(4)   Means of the ``Chapter (Name of State)'' may be used for the statutory purposes only. Members receive no allowances from the funds of the association. No person may be favored by expenses alien to the goals of the ``Chapter (Name of State)'' or disproportionally high. This particularly applies to members working full-time, which may receive an appropriate compensation for their work.

Acquisition of membership

(1)   Any national or foreign natural or legal person that is member of the Free Software Foundation Europe may become member of the ``Chapter (Name of State)''. Natural persons must be 16 years old. Persons under age do not have eligibility for election.

(2)   Condition for the acquisition of the membership is a written application for membership to the executive committee.

(3)   The general assembly of the members decides on the application for membership with three quarters of all members, that are natural people. The executive committee can grant the application for membership passing; the application for membership must then be confirmed by the next members assembly. In case of refusal of the request no obligation exists to communicate the reasons to the applicant.

End of membership

(1)   Membership ends
  1. with the death of the member with natural persons and/or its liquidation in the case of legal persons;
  2. by withdrawal from the association;
  3. by exclusion from the association.
  4. by exclusion from the FSF Europe.

(2)   The withdrawal is made via written declaration vis-a-vis the executive committee. The declaration withdrawal must be signed by the competent legal representative. The withdrawal can be declared at any time.

(3)   For important reasons or if the bond of trust between the members is broken, a member can be excluded by decision of the executive committee from the association. Before deciding on the matter, the executive committee must give the member opportunity to state its position in writing. The decision of the executive committee is to be justified in writing and sent to the member. The member can appeal the decision at the general assembly of the members. The appeal must be lodged within two weeks after communication of the decision at the executive committee. The executive committee has to call in a general assembly within three months of punctual insertion of the appointment, which can support the decision of the executive committee with a majority of three quarters of the remaining members. Until the final decision about the exclusion, the member remains suspended of all obligations and all rights.

(4)   Legal means against exclusion from the FSF Europe are determined by the constitution of the FSF Europe.

Membership fees

The members make contributions by ways of honorary activity or through holding a position in the association.

Structure of the association

(1)   The ``FSF Europe - Chapter (Name of State)'' is part of the Free Software Foundation Europe, a registered charitable association after German laws. The Free Software Foundation Europe forms a European federation structure and is divided into national associations.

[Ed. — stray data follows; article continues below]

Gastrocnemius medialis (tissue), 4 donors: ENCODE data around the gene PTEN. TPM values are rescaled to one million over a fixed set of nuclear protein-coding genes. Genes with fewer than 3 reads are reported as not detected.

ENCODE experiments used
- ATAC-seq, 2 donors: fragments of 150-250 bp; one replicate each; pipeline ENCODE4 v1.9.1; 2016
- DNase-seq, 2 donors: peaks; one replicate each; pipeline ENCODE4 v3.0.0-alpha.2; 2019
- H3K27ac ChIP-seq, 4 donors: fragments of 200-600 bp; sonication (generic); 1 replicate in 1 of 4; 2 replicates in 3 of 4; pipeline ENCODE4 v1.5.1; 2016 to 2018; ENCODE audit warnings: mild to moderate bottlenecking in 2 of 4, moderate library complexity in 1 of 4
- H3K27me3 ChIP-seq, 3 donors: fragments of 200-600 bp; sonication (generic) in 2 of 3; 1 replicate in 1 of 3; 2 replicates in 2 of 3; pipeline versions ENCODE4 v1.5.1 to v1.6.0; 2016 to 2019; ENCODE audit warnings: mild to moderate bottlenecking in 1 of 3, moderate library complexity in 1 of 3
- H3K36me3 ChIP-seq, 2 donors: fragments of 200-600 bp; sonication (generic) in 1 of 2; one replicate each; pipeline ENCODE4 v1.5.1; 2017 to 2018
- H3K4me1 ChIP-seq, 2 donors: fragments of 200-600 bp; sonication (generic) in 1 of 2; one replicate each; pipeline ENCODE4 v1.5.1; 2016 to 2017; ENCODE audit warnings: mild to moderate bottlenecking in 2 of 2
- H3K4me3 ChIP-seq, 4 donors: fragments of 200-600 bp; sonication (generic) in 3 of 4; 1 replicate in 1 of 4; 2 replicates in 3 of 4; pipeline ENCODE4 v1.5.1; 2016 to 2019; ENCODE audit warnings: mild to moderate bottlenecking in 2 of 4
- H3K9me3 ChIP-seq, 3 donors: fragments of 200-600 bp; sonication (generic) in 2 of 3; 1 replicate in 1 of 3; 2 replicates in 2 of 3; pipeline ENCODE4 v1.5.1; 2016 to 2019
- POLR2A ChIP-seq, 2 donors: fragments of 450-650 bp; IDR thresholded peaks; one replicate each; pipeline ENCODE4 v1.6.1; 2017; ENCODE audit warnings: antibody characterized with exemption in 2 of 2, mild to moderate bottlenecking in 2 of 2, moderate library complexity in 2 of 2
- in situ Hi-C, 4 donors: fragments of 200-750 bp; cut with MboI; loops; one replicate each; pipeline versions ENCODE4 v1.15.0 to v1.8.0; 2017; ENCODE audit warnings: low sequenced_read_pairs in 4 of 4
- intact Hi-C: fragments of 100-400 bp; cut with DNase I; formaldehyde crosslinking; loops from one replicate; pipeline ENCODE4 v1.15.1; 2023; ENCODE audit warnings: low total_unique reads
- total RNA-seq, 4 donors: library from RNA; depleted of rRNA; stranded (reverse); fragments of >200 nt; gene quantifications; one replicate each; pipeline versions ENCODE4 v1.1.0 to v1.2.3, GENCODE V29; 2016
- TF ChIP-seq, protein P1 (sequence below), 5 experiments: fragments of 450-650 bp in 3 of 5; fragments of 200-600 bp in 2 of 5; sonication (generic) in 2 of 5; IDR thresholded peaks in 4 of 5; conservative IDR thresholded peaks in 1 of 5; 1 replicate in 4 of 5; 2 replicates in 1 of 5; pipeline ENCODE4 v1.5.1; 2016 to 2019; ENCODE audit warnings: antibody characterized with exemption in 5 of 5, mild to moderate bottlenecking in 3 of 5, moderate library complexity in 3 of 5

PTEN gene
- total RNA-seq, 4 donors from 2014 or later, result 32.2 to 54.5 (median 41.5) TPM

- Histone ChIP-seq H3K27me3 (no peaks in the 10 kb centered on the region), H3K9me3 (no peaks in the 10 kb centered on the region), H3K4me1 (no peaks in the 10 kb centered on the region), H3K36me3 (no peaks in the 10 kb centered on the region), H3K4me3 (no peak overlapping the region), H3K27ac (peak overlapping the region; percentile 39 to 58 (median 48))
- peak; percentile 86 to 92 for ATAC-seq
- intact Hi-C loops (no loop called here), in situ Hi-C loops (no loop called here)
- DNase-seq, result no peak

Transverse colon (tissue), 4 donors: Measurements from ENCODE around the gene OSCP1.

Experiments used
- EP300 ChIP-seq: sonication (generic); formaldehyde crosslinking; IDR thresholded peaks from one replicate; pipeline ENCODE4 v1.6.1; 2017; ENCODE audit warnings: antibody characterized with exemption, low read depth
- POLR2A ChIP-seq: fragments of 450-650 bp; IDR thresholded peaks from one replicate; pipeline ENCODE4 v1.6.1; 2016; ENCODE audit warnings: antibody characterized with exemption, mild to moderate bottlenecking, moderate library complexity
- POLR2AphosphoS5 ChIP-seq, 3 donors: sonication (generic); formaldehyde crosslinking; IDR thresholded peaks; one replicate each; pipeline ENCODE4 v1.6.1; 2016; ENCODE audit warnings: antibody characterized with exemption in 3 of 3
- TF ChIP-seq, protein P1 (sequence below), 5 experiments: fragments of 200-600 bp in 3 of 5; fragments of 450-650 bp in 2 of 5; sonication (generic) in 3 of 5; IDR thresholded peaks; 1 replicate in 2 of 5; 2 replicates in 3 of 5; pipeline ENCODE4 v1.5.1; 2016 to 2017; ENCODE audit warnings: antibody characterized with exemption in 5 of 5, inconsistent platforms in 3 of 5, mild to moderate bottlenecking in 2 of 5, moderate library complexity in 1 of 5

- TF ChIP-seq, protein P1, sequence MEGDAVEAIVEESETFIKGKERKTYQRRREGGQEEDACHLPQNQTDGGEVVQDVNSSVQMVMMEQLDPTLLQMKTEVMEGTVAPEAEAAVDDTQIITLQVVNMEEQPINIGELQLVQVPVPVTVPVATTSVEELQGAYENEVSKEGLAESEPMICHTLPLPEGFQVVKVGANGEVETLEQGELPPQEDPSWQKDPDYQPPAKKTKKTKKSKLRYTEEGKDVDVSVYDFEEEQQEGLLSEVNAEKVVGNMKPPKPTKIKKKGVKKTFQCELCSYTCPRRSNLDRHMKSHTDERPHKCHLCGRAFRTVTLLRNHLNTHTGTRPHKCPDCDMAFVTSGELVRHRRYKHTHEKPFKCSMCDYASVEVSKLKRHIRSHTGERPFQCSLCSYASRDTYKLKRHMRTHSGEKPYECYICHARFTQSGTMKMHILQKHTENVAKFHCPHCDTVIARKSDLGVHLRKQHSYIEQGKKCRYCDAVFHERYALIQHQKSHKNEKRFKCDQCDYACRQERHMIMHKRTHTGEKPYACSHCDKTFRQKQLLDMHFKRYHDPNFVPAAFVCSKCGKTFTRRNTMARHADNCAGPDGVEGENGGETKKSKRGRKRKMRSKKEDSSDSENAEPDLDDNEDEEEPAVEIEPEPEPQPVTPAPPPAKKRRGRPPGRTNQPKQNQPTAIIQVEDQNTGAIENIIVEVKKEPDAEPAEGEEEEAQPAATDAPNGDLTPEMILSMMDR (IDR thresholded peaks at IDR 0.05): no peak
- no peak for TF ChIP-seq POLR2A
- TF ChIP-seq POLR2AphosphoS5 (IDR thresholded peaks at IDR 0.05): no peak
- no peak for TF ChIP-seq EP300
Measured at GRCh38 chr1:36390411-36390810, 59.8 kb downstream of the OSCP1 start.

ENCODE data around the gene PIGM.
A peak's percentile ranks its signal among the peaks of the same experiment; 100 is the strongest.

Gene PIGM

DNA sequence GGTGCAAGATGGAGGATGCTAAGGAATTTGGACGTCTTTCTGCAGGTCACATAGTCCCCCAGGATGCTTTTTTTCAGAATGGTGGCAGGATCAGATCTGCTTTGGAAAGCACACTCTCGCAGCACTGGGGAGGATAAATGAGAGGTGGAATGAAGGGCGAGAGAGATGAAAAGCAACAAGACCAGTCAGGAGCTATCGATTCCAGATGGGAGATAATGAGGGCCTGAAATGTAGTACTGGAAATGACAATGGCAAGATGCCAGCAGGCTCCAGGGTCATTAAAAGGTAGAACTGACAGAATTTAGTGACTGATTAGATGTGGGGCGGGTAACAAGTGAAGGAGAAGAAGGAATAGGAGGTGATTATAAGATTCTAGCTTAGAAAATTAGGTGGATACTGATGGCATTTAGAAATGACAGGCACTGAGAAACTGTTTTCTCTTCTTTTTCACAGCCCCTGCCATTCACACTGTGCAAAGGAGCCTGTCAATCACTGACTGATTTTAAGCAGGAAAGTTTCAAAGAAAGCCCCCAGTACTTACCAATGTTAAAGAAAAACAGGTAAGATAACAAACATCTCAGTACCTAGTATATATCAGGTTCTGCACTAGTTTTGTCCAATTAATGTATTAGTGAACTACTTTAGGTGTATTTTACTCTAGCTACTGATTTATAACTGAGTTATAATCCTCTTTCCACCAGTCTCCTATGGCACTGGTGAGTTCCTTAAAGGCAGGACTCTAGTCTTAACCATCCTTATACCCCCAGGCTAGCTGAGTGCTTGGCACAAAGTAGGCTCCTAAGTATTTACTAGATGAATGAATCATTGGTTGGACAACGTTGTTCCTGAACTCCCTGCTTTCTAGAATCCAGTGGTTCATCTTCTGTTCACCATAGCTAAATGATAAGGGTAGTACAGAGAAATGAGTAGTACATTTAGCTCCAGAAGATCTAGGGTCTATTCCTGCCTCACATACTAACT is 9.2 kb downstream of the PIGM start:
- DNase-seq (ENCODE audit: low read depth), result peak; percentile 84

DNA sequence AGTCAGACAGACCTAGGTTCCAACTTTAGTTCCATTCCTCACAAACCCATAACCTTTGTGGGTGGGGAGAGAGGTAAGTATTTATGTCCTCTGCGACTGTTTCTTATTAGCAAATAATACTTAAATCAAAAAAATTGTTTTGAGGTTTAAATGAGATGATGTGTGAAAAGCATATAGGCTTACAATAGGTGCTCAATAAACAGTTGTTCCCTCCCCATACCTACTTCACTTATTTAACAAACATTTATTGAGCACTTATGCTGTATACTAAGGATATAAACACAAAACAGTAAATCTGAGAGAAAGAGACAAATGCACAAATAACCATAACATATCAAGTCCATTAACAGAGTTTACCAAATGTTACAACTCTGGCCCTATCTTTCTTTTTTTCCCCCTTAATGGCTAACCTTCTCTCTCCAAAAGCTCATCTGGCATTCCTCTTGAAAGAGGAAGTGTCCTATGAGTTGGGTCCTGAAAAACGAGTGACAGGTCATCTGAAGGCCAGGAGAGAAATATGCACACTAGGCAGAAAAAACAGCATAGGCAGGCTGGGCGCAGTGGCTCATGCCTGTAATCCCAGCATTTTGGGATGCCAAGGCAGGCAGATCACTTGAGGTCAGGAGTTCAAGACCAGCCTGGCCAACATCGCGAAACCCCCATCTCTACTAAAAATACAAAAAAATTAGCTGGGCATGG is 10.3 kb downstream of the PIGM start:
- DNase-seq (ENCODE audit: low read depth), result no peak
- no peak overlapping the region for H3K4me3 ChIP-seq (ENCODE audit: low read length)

This constitution is to meet the minimum requirements which are written down in a constitution-template of the Free Software Foundation Europe for its national associations in order to preserve the uniformity in the Free Software Foundation Europe. This applies with the exception of requirements illegal according to the laws applied to this constitution. In this case the constitution is to be modified in such a way that this corresponds as good as possible with the intentions of the constitution-template.

(3)   This constitution requires the acceptance of the FSF Europe before the ``FSF Europe - Chapter (Name of State)'' becomes part of the FSF Europe.

(4)   The finances of ``Chapter (Name of State)'' are determined by the financial order decreed in accordance with § 9 sec. 2 of the constitution of the Free Software Foundation Europe.

(5)   The ``Chapter (Name of State)'' can in no case enter obligations for the FSF Europe.

(6)   The ``Chapter (Name of State)'' can only enter negotiations with authorities and organisations mainly active in the area of (Name of State).

(7)   The ``Chapter (Name of State)'' is entitled and obliged to bear their own name trough which the affiliation with the Free Software Foundation Europe is expressed. This has to be done by adding the denomination ``Chapter'' with the name of the state in English to ``Free Software Foundation Europe.'' Additionally it can bear the name in the national language.

Bodies of the association

Organs of the ``Chapter (Name of State)'' are:
  1. the executive committee (Chancellor);
  2. the Vice-Chancellor;
  3. the extended executive committee;
  4. the general assembly.

The executive committee

The executive committee of the ``Chapter (Name of State)'' consists of the Chancellor.

The competence of the executive committee